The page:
The city is taking over the operation of its water treatment plant in hopes of saving $35,000 and resurrecting the long-vacant position of superintendent of public services.
A message from Mayor Richard Alcombright said the city will end its contract with United Water and beginning operating the Reservoir Road facility effective Oct. 1 and hire the plant's current manager, Timothy Lescarbeau, as superintendent of public services. The plant's operation and management has been contracted since its construction in 1992.
"This is one of the largest items in our budget. We took considerable time looking at the numbers to determine whether it's more cost effective to continue to outsource the operation or bring it in-house," said Alcombright in the statement. "We can effectively operate the plant and do it cheaper."
The mayor said he had "lengthy discussions" with the staff, the state and engineering consultants. The idea was also one of those discussed during Finance Committee meetings earlier this year.
The water system plant includes the Mount Williams and Notch Road reservoirs, the Greylock well, watersheds and dams, the treatment plant, three storage tanks, pumps and stations and 80 miles of pipes in North Adams, Clarksburg, Williasmtown and Pownal, Vt. The treatment plant produced 601 million gallons of water last year.
The Water Division of the Public Services Department maintains the entire infrastructure with the exception of the plant. United Water has been paid about $285,000 a year to provide staff, chemicals, preventative maintenance, janitorial and office supplies, and other related items. The city is responsible for the cost of utilities and capitol-item replacements.
Alcombright has identified the city's aging infrastructure as a priority. Some pipes in the water system date back a century. Lescarbeau has been charged with doing a complete assessment of city's infrastructure, developing a five- and 10-year capital improvement plans and reducing costs.
"Our infrastructure is deteriorating. Last year, we had over 20 water breaks and we haven't had any significant pipe replacement in over 10 years. Additionally, our sewer infrastructure still suffers from inflow and infiltration problems, which affects our Hoosic Water Quality District assessments," said the mayor. "As our infrastructure continues to age, reacting to these problems will not solve them — we need to be proactive and begin to develop solutions."
He said taking over the plant will aid in that endeavor. The budget for the plant will allow the hiring of two people for its operation and a superintendent of public services — a position that hasn't been filled in 20 years.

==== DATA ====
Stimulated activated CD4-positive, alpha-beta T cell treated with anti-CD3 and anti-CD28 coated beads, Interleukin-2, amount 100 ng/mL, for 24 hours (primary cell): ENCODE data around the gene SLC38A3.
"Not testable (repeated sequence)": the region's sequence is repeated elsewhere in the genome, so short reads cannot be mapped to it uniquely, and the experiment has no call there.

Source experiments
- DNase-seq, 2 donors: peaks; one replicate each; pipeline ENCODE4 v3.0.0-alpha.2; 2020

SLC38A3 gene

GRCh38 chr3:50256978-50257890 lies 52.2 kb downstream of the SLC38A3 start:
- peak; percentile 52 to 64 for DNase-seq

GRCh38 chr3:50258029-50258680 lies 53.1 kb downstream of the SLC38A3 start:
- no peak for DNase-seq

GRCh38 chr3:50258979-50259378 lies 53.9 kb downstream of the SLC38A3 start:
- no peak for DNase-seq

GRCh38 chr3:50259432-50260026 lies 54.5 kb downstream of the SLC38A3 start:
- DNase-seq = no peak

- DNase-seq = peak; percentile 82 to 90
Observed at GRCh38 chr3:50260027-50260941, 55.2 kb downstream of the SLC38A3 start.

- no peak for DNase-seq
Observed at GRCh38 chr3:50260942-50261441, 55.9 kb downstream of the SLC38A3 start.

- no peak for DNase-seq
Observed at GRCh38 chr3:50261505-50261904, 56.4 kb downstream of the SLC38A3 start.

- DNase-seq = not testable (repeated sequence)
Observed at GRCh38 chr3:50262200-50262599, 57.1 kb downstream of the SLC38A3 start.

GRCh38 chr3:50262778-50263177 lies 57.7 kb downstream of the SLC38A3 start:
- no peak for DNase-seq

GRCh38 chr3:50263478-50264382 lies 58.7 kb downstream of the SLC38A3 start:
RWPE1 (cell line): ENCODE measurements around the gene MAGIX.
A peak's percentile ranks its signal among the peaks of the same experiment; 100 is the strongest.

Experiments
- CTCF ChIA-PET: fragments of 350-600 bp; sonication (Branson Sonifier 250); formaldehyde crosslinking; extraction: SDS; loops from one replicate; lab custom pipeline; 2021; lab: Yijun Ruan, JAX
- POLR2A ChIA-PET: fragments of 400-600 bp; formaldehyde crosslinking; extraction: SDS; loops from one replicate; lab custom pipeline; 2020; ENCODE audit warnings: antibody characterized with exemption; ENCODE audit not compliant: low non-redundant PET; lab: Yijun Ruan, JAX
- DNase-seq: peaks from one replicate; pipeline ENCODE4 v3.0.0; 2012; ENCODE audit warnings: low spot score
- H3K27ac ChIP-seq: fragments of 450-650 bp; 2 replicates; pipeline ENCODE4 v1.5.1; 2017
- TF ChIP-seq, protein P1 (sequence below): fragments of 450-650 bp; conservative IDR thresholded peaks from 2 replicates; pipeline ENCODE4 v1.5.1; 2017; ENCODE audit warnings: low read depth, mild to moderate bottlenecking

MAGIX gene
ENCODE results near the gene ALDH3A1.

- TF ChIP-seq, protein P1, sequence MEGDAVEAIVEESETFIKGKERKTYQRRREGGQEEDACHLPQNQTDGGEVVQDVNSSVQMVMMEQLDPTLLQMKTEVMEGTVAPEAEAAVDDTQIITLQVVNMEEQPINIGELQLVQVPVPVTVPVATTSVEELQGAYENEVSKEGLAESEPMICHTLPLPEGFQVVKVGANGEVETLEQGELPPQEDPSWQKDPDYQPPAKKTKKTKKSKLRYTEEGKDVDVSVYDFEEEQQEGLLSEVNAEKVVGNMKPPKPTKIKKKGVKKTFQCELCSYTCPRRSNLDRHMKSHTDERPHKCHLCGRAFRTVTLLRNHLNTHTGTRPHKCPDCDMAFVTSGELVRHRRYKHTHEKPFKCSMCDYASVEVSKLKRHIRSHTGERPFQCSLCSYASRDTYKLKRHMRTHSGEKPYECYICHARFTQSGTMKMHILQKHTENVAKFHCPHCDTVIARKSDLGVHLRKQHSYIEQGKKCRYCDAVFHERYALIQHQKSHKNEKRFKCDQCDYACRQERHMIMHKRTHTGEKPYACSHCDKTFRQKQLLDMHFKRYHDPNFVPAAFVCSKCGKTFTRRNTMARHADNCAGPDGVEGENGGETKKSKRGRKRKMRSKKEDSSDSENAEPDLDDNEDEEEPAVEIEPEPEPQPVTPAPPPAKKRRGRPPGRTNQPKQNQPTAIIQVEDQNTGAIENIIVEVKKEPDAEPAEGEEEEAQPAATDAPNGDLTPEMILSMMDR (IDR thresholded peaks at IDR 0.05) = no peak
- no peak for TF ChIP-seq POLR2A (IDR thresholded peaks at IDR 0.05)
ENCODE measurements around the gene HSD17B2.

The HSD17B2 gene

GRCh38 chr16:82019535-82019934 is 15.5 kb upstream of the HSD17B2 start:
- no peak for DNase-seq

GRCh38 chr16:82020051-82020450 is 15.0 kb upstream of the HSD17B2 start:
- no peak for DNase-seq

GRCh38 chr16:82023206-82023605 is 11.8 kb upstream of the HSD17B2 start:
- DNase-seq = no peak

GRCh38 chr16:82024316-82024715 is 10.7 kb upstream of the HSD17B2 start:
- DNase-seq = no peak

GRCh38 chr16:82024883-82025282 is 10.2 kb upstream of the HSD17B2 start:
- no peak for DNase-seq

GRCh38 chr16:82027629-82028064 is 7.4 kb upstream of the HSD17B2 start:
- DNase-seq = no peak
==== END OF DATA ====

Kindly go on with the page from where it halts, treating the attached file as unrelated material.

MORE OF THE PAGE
The last superintendent and city engineer was Gene Breda, who retired in 1990. The post has been filled part time by Guy LaBonte, who has been with the city since 1962; the new superintendent will the Timothy Lescarbeau
"Guy's institutional knowledge is invaluable and it should be imparted to someone with an engineering background before Mr. LaBonte chooses to retire a second time," said the mayor. "As [retired Highway Superintendent] Leo Senecal did before him, Paul Markland spends the majority of his time keeping things maintained, addressing public concerns and supervising projects — it's a job requiring him, like Leo did, to wear many hats which does not allow time to think long term. Paul hasn't taken a vacation since he started."
Lescarbeau is a city native and holds a civil engineering degree from Rensselaer (N.Y.) Polytechnic Institute. Alcombright said he also has the necessary licensing from the state Department of Environmental Protection, and the required background in managerial and engineering experience. He will be responsible for all infrastructure improvements, with emphasis on the Water Division, and all oerations of the Public Services Department, including Water and Sewer, Parks and Recreation, Cemetery, Transfer Station and Engineering.
The duties are consistent with Chapter 7 of the city ordinances; the city's classification plan lists it as S-27 with a starting salary of $62,767 and max of $64,463.
"We are lucky to have someone with this experience who can step in and take on this huge responsibility," said Alcombright. Lescarbeau had applied for Senecal's job last year, he said. Markland, who go the job after also working in the Building Department, will continue as assistant superintendent, overseeing the city yard and field work.
:: Preliminary Election: Deadline to register is Wednesday, Sept. 7. (Office open from 8 to 8.)
:: General Election: Deadline to register is Tuesday, Oct. 18
Registration can be completed at the city clerk's office at City Hall.
Absentee ballots are now available at the city clerk's office for the Sept. 27 preliminary city election. Voters may come in between the hours of 8 and 4:30 weekdays. Written reguests for mailed ballots can be sent to City Clerk's Office, 10 Main St., North Adams, MA 01247. Deadline for absentee ballots is Monday, Sept. 26, at noon.
The preliminary election will be held Tuesday, Sept. 27, to narrow the field of three mayoral candidates to two. The general election to select nine city councilors and a mayor will be held Tuesday, Nov. 8.